I’m not afraid to admit it was an annoyingly difficult mini golf course. I didn’t do so hot, but I also could’ve sucked more. Either way, we all went into the pub after the game to enjoy a nice victory drink. We spent quite a while inside the pub, enjoying the fire place and the music. They were playing some pretty good tunes, along with some not so good ones. It was dark when we finally left to walk back to the hostel. All three of us were shivering and chattering our teeth the whole way.

I didn’t stick around too long. We were all tired and cold and I still had to drive back for my last night in Ohakune. The next morning, though, saw me right back where I had been. Almost. The first place Hannah and Luke stayed in National Park didn’t have a kitchen, oddly enough. So they moved over to a place just next door that had a very nice kitchen. And goodness me, we made some beautiful things in that kitchen.

Just a quick side story to the actual adventures. Each of us, Hannah and Luke and myself, had gone through the struggle of packing up our whole lives into cars, and when you’ve been living somewhere for a while that’s likely to mean you have a lot of foodstuffs to deal with too. In the interest of traveling light, we tried to maximize the amount of food we ate at every meal so we could get rid of as much as we could. And we did a damn good job. We had huge spreads for breakfast, with some very un-breakfast like items on the menu, and massive spreads for tea. Surprisingly enough, we usually managed to get through all of it. I even had my first taste of beans on toast. So British.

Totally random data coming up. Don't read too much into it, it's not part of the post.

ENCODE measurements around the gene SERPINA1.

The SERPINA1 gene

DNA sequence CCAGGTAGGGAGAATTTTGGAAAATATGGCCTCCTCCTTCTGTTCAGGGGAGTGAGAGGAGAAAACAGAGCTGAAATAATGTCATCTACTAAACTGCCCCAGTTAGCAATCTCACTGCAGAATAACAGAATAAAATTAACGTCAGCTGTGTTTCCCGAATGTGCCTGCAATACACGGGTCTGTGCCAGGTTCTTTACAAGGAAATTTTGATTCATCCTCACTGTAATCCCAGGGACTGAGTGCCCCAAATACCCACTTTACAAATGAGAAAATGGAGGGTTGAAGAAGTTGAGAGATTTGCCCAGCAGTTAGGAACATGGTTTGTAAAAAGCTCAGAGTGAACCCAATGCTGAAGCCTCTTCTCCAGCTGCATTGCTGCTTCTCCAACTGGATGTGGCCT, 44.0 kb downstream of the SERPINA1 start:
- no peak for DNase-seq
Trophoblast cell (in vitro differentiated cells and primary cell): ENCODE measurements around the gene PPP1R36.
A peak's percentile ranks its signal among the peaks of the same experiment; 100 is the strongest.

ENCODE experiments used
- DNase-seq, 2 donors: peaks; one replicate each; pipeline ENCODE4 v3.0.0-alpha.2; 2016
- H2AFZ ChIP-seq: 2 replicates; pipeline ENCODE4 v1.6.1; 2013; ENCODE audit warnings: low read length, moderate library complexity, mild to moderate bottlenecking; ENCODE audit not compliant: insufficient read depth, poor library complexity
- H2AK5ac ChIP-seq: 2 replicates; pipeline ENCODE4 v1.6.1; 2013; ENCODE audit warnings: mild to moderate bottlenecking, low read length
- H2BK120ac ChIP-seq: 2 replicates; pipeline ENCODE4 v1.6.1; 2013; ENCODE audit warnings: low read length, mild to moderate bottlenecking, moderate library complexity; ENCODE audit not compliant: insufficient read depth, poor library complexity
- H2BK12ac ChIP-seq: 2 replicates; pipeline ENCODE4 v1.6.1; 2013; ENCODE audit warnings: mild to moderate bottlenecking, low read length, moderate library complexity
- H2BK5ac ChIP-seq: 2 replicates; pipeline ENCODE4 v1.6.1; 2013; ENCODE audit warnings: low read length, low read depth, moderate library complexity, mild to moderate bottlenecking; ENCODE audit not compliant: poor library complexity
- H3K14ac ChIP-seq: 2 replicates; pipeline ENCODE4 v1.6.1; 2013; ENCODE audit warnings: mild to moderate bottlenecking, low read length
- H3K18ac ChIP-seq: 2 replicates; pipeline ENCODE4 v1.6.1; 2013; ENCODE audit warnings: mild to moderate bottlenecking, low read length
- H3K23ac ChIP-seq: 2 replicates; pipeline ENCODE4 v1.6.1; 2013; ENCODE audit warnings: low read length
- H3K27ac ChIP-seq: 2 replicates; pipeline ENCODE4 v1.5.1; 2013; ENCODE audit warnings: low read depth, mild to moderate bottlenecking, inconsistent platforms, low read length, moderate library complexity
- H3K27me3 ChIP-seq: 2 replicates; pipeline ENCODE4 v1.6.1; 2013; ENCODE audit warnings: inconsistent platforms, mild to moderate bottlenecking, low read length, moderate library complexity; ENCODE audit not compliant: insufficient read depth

So we ate lots of food. Yay. Now, once I was in National Park with Hannah and Luke, I whisked them down to Ohakune, ironically enough. There were a couple set locations down there Hannah hadn’t seen, so I took them both for a look around. Our first stop was Mangawhero Falls. This is where we see Gollum slide down some river rocks in an attempt to catch a fish. We spent some time picking our way around the frosty and ice-covered rocks taking photos. I think the best one we took was the one where we look like a really lame 90s band posing for their album cover art.

From there we walked the rest of the way up to one of the Turoa Ski Field car parks to see the hidden door to Erebor (insert jokes about seeing a hidden door here). Yes, we could’ve driven, but I wasn’t sure my car was going to handle it very well. So we drove up a bit further then hoofed it the rest of the way. About halfway to the carpark, I ditched my hoodie and jacket and finished the walk in my t-shirt (you know you’re from Colorado when…). Sweaty and out of breath, we finally made it. Everywhere you looked there were gorgeous views, so we stuck around for a while and got some pretty kickass photos. We even got a glimpse of Mt. Taranaki all the way on the west coast.

Our last day in National Park was fairly uneventful. We made another huge breakfast before driving up to Taumarunui to retrieve the rest of Hannah and Luke’s things from the car. It went pretty smoothly actually. Even sorting through everything afterwards wasn’t too bad. I kept them both going with my glorious tea. And then just like that our time in National Park Village was at an end. The next morning I hung around with Hannah and Luke for a while before leaving for my accommodation down the coast. They were catching a bus to Wellington that afternoon. It was a weird goodbye because I would be seeing them the next day.

I left them and a hefty amount of bags in the lounge of the Plateau Lodge and set off with my own heavily loaded car for Paraparaumu and the Barnacles Seaside Inn.